other phases in order to improve the overall system’s process.
Note, again, that not all formal methods are systematic. Some courses, workshops,
and other training sessions have goals, methods and evaluation, but they are
not aligned, or even integrated. The methods, in total, do not guide the learner
toward achieving the training goal. The evaluations are too often of how a learner
feels about the learning experience, rather than of how well the learning experience
achieved the goal of the training.
For more information about formal, systematic training and development, see
Processes — Instructional Systems Design (ISD) and ADDIE.
Self-directed training includes the learner making the decisions about what
training and development experiences will occur and how. The learner selects
and carries out their own learning goals, objectives, methods and means to verifying
that the goals were met. Self-directed training seems to be more popular of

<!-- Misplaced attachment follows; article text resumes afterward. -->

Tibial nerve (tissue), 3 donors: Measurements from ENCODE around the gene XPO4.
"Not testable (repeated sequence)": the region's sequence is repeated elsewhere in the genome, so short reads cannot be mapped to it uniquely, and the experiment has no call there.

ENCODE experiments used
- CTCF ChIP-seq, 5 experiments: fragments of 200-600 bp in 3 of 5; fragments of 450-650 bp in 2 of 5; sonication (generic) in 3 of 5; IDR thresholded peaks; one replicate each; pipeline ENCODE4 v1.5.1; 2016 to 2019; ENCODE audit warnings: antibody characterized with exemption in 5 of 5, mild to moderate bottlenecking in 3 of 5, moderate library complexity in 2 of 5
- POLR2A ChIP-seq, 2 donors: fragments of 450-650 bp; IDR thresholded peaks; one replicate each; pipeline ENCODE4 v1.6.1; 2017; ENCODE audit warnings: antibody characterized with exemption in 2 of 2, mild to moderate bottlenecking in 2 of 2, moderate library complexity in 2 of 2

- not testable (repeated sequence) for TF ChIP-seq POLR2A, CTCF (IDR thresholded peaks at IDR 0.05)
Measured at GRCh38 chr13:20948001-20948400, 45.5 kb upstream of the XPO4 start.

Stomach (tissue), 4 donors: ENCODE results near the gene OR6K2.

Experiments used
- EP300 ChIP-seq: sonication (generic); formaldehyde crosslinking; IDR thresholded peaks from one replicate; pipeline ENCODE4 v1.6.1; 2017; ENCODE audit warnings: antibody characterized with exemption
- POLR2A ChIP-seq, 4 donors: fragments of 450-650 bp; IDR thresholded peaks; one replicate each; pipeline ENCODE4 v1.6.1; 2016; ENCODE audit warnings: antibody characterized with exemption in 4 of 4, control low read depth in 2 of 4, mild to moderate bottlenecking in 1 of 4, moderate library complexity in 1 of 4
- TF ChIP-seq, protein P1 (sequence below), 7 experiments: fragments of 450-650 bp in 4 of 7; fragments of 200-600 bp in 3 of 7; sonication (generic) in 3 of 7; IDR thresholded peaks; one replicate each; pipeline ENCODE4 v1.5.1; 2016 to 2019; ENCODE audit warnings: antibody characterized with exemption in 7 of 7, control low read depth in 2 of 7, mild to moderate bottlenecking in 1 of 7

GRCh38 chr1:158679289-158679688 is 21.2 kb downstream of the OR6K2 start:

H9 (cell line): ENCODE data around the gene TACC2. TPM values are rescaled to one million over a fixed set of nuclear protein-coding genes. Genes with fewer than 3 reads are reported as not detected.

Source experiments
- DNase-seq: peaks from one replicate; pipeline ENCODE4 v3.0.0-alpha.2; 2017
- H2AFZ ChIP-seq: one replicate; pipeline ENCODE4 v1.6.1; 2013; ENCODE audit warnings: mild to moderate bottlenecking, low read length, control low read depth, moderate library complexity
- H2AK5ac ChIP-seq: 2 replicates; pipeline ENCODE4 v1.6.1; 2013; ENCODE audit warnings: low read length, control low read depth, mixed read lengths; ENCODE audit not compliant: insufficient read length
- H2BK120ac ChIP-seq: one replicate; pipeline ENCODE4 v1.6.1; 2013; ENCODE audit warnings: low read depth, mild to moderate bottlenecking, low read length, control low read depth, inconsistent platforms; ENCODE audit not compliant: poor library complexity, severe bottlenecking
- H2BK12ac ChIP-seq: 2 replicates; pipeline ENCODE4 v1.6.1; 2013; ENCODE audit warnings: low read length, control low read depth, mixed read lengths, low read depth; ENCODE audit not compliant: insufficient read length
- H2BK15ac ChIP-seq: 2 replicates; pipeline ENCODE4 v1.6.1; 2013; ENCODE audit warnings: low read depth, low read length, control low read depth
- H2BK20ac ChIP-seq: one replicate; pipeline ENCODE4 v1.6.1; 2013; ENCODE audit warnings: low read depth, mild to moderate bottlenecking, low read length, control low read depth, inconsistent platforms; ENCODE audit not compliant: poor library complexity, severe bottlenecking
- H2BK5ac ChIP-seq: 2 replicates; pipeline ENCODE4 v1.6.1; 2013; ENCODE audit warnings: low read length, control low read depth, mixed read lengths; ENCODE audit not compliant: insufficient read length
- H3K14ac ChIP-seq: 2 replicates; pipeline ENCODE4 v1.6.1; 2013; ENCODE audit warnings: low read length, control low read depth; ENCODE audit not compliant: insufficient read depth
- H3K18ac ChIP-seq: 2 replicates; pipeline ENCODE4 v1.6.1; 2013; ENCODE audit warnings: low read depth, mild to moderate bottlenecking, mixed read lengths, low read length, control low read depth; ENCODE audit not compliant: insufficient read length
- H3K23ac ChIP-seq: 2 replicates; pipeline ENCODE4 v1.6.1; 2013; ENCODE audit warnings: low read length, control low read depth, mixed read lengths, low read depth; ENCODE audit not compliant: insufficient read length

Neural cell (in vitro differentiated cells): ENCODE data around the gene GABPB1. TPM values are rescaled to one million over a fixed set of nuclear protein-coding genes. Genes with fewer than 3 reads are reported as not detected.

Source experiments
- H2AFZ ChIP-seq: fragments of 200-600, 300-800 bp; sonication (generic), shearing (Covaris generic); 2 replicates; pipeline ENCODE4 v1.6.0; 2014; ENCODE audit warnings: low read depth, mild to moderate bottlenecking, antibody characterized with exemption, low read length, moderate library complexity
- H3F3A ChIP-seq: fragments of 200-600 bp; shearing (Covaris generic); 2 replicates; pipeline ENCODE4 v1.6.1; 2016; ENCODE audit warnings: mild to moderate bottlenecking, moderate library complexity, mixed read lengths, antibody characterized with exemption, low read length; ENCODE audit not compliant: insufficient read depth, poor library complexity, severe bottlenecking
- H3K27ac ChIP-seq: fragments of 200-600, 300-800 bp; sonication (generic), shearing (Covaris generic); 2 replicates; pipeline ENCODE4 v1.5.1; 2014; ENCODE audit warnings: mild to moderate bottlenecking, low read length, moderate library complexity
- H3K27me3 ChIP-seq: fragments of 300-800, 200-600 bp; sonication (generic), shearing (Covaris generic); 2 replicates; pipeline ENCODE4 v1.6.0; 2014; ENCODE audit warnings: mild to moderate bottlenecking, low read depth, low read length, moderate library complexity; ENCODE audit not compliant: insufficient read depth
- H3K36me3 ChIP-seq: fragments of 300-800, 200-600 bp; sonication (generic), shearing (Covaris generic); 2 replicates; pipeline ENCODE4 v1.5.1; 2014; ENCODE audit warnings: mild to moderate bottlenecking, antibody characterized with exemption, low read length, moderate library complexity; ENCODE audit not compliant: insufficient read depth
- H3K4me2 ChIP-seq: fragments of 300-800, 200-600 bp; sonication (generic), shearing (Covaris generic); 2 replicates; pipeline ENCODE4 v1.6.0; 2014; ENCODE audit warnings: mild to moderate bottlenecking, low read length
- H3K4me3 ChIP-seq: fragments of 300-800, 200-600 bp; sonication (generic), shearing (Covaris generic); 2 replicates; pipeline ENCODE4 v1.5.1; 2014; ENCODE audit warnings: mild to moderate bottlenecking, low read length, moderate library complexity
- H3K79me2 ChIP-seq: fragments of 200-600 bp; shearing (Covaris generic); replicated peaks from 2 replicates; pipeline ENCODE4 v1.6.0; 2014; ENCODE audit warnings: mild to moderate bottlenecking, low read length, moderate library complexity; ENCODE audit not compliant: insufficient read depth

late. Note that one can pursue a self-directed approach to informal or formal
training. For example, self-directed, informal training might include examples
of informal training listed above (book discussion groups, etc.), as long as
the learner chose the activities and topics themselves, either for professional
or personal reasons. Self-directed, formal training includes the learner’s selecting
and carrying out their own learning goals, objectives, methods and means to
verifying that the goals were met. (For additional information about self-directed
learning, see The
Strong Value of Self-Directed Learning in the Workplace.)
Probably the most important skill for today’s rapidly changing workforce is
skills in self-reflection. The highly motivated, self-directed learner with
skills in self-reflection
can approach the workplace as a continual classroom from which to learn. Supervisors
and employees who work together to accomplish formal, self-directed learning
in the workplace also accomplish continuous
learning for continued productivity and learning.